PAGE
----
Moving over here without really knowing anyone has been the biggest challenge of my life, and at times I wonder what the hell I was thinking!

The rest of the time I keep kicking myself in the ass for not doing this sooner!!!!

I admit, moving to another country, regardless of what country you’re moving too, is not an easy task.  It can be stressful, annoying, crazy, scary and pretty much any other emotion that can get your heart pounding so fast you’d almost think you were about to have a heart attack.

But once you’ve done it, even if it’s a country where they speak the same language as you (regardless of the accent), you get this feeling of euphoria and empowerment.  You come to realize that there’s nothing that truly stop you from whatever your heart desires.

Surprisingly, I arranged this move fairly smartly, with TONS of help from my family (especially Dad).  For those that don’t know the story, I sat down to think August 2007 about where I’d truly love to live.  At the time, I had been living in Montreal for over 7 years and needed a chance of scenery.

Upon reflection, I’d decided I really didn’t want to live in Toronto (sorry guys… totally pales in comparison to Montreal), Ottawa, or Vancouver, but I had always wanted to live in London, or anywhere in Europe for that matter.  I thought about it for a few days before emailing my Dad, who was born and raised in London before moving to Canada about 40 years or so ago.  I simply asked him what I would need to do if I decided I wanted to move to London.  He took that simple inquiry and ran with it…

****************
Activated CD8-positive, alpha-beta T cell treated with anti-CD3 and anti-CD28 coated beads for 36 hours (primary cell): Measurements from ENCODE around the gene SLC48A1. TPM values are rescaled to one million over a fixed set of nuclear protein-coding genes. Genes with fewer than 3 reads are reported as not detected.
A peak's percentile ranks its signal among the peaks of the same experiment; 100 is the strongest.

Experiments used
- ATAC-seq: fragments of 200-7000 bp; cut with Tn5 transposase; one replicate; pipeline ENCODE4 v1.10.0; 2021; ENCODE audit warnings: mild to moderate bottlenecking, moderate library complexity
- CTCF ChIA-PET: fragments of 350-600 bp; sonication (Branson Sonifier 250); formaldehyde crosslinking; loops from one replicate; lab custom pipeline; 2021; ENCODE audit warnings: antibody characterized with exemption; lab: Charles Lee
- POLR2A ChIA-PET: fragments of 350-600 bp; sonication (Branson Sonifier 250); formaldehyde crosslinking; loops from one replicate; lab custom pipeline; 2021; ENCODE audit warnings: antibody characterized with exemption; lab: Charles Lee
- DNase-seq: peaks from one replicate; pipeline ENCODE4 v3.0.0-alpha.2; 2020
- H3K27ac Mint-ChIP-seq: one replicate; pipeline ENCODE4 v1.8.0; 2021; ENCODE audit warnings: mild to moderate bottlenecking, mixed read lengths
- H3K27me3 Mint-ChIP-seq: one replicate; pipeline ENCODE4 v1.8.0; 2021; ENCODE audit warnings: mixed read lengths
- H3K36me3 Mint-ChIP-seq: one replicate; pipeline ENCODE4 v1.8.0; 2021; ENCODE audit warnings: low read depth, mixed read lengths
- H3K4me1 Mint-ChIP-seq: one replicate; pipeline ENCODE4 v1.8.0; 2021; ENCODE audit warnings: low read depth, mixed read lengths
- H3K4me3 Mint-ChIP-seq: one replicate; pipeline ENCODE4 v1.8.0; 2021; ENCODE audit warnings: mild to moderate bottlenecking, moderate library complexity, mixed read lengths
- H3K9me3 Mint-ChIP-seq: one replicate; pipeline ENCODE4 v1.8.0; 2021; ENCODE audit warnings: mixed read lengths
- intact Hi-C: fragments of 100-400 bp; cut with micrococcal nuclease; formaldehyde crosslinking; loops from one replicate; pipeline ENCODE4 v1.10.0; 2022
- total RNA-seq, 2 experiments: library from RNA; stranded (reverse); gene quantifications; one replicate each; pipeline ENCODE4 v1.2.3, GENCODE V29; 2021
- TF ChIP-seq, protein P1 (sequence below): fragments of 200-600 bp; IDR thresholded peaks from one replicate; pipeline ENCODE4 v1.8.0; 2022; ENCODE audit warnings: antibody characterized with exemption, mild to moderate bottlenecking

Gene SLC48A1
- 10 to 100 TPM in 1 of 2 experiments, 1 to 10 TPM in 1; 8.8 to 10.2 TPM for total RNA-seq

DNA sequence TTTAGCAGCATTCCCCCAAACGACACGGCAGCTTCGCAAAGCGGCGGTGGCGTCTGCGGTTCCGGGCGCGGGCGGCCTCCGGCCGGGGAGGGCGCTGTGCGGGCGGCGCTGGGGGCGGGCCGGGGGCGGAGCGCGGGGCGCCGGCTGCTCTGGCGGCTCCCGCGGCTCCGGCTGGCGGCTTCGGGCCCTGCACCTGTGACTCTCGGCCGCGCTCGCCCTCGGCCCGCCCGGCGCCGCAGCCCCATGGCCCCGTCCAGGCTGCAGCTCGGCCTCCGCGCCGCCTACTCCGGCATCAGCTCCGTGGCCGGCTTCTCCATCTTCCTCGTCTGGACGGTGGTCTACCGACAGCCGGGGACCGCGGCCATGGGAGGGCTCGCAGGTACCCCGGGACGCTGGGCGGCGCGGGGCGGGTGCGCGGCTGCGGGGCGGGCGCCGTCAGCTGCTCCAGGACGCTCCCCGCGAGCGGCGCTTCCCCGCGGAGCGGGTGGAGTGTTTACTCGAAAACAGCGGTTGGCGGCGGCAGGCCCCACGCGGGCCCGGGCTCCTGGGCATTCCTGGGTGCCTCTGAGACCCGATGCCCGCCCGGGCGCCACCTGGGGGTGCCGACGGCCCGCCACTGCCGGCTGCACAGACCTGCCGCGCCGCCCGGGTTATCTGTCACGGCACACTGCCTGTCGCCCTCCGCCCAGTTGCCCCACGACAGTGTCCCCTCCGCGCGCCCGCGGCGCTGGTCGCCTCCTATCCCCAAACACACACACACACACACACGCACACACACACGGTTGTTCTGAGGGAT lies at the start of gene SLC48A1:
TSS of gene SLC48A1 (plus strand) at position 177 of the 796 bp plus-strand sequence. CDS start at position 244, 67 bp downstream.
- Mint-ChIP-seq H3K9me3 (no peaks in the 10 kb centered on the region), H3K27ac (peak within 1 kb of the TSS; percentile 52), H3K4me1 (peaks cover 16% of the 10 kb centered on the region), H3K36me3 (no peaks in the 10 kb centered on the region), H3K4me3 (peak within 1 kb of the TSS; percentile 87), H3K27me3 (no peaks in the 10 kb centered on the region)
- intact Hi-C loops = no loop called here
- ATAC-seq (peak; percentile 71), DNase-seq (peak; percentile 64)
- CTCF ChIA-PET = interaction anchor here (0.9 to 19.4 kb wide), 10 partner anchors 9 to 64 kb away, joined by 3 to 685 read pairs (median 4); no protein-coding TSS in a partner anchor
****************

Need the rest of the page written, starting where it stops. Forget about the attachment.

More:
Next thing I knew, we were applying for long-form birth certificates, passports, and looking at flights to London.  I don’t remember when I made the actual decision to move here, but I do remember realizing it was actually happening… and almost chickening out.  Several times.

Long story short, I spent the next 9 months doing research online into life in London (nothing like the brochures… and that’s a good thing!), flights, accomodation, transportation, and saving as much cash as I could.  The money came in real handy, as it allowed me to not work the first month I was here, but too bad it wasn’t enough to last forever, as I eventually did have to find a job.